The competency demonstrated in previous tasks led Yuelin to the opportunity to work as a research collaborator on a project with both professor Nguyen, and professor Jo-Ann Suchard from UNSW Sydney. Yuelin was involved in each stage of the research process, including literature review, data collection, data processing, data analysis, and the writing of the paper titled Is Social Capital Valuable? Evidence from Mergers and Acquisitions.
“Social capital captures and reflects the benefits of our social relationships, social connections, social networks, and strongly shared cooperative societal norms. For example, if we think about the society that we live in, how strong is the social support, the community health, and the institutional health?” Yuelin adds that the level of volunteering, the amount of trust in society, and the confidence that people have in corporations are also indicators that reflect social capital. Looking specifically at corporations and M&As, the paper explains how social capital creates value and wealth for company shareholders and contributes to good corporate investment decisions.
Yuelin notes that one main motivation for the paper is to draw a link between society and the economy. “By showing this link, and by showing that social capital creates economic value, we may be able to influence certain policies, so that we can place greater importance on society. When society is aware of these benefits, they will be encouraged to contribute to the greater good of the society and increase our social capital.” She highlights the value of social capital, mentioning that the benefits of social capital reach every individual in society.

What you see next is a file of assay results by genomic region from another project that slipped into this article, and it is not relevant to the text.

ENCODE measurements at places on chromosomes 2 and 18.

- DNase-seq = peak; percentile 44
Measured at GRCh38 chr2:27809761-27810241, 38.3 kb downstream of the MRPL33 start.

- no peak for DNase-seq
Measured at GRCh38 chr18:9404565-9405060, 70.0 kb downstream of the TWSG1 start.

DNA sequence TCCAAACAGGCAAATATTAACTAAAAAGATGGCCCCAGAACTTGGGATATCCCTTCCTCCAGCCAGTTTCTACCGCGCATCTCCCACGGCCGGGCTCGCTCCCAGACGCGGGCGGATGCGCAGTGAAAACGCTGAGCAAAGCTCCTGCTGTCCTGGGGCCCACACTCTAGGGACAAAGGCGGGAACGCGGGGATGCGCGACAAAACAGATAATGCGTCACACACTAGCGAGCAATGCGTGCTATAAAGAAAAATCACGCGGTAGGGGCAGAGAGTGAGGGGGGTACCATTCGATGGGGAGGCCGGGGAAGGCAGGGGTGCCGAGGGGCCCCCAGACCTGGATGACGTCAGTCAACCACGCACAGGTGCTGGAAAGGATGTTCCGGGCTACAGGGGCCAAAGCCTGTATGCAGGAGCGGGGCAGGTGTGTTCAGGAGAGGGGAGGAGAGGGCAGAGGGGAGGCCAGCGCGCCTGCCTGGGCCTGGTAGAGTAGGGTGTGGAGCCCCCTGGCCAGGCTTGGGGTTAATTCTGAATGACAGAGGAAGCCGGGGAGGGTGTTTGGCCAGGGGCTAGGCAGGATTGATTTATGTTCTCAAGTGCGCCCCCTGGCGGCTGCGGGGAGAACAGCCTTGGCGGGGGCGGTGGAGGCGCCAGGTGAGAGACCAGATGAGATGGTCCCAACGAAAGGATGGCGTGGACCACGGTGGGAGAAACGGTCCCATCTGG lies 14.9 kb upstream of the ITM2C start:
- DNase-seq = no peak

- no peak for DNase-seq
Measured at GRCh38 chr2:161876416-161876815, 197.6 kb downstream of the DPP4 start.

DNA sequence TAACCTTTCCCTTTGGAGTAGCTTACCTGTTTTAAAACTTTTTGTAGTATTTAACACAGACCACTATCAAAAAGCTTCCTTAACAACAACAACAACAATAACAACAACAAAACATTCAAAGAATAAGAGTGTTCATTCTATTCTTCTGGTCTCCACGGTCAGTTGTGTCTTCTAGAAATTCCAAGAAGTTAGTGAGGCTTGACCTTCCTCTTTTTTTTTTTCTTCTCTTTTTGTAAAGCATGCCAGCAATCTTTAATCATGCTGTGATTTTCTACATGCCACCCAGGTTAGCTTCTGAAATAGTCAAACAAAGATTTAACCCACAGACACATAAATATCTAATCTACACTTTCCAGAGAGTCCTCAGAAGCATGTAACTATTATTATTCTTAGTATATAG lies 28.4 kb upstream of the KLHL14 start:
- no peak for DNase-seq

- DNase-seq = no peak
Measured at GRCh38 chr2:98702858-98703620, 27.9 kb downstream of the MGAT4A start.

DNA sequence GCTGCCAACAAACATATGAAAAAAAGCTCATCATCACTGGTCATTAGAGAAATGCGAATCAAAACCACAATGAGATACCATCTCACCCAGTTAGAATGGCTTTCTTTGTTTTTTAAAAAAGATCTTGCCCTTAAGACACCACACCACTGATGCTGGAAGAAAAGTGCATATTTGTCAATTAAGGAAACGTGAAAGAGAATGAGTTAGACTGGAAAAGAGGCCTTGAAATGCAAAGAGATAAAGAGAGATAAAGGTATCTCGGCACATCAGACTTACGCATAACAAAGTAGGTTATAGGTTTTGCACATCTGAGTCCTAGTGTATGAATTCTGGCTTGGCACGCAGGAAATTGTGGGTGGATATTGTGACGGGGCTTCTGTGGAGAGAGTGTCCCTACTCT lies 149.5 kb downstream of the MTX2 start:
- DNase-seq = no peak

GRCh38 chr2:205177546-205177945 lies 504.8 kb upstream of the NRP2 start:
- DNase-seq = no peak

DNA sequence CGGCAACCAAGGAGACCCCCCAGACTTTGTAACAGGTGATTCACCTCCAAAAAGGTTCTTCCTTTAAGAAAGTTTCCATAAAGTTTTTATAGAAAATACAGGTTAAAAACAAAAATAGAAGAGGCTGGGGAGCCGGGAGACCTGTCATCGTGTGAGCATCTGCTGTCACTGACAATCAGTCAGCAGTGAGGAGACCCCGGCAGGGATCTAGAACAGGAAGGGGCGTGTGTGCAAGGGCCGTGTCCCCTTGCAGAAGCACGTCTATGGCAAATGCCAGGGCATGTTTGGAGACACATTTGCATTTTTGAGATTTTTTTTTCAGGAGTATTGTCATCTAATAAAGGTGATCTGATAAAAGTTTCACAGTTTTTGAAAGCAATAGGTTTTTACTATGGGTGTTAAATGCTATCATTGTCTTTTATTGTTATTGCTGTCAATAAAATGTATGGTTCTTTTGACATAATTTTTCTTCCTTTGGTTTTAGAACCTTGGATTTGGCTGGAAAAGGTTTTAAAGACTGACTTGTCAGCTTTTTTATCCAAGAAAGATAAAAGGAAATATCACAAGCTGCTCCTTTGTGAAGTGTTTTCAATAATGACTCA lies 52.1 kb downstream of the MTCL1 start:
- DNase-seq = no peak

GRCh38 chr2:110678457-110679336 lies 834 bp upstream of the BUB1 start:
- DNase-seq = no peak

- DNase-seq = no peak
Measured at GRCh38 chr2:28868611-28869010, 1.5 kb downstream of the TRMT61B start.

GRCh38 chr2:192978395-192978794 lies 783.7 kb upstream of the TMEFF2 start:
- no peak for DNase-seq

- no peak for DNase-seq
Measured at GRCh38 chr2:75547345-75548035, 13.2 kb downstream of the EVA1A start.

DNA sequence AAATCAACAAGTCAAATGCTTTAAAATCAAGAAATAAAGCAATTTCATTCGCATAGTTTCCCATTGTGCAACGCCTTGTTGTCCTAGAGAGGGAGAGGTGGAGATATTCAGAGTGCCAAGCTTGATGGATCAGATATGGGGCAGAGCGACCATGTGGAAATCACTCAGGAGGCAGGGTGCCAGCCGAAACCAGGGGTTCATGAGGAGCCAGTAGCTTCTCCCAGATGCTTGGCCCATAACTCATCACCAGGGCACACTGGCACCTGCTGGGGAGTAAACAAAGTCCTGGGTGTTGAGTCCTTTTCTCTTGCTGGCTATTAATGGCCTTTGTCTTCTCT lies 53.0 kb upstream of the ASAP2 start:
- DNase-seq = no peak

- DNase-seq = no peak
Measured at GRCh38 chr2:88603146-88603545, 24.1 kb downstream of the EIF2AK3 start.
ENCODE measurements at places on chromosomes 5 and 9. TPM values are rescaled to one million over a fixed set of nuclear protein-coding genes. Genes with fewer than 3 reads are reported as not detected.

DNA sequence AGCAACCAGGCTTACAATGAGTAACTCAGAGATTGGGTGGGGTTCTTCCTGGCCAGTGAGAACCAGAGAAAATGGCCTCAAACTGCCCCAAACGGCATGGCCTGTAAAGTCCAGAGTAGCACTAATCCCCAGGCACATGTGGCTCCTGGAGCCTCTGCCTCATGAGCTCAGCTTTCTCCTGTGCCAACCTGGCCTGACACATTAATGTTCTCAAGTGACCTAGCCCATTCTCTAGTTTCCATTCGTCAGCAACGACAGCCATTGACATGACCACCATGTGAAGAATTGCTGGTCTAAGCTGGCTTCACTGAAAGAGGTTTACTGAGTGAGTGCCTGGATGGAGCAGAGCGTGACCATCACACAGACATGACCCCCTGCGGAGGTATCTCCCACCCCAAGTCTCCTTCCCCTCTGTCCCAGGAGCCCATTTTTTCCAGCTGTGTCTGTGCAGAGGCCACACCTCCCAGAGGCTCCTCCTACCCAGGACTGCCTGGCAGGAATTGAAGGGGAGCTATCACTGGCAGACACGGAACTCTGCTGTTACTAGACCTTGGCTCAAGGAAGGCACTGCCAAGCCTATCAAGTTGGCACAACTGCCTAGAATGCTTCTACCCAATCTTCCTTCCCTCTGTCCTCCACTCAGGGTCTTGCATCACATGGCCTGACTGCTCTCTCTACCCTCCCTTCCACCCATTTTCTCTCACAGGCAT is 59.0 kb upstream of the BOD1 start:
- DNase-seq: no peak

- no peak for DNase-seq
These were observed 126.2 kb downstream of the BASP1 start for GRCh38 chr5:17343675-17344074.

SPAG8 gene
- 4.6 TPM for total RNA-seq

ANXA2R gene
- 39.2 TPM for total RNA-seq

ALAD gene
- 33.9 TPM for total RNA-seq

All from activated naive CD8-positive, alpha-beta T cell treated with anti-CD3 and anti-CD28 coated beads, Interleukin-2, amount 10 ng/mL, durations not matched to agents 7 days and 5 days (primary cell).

After presenting the paper at the 33rd Asian Finance Association Annual Meeting held virtually from July 2 to 4, Yuelin adds that the next step will be to improve and deepen the research. “I believe that there’s still much to be done and a lot to be learned to complete this project. This was the first time l received feedback and comments from professional researchers, and I believe that it would be invaluable towards the final goal of publishing the research paper.”
When asked about her current endeavors, Yuelin mentioned she just completed her classes at Peking University in China under Waseda University’s Double Degree Program (DDP). The educational program allows students to obtain two degrees (from Waseda and a partner university) upon their graduation. After finishing her intense schedule and exams for the semester, she hopes to spend more time with her family before heading back to Waseda in the fall.
Regarding tips for fellow undergraduate students who would like to dive into the research field, Yuelin mentioned the first step will be to develop the necessary or relevant skills. When facing difficulties, she suggested asking for guidance from professors. “We are very privileged to be learning in an environment where we can seek professional help and advice at Waseda.” She adds, “We should not be afraid of doing something new. We should stay curious, and put our thoughts into action. This is not just applicable to research, but if you have something in life you want to pursue, you should plan your path, work hard, and be prepared to learn. If you’re up to the challenge and you take it seriously, you will grow greatly as a result.”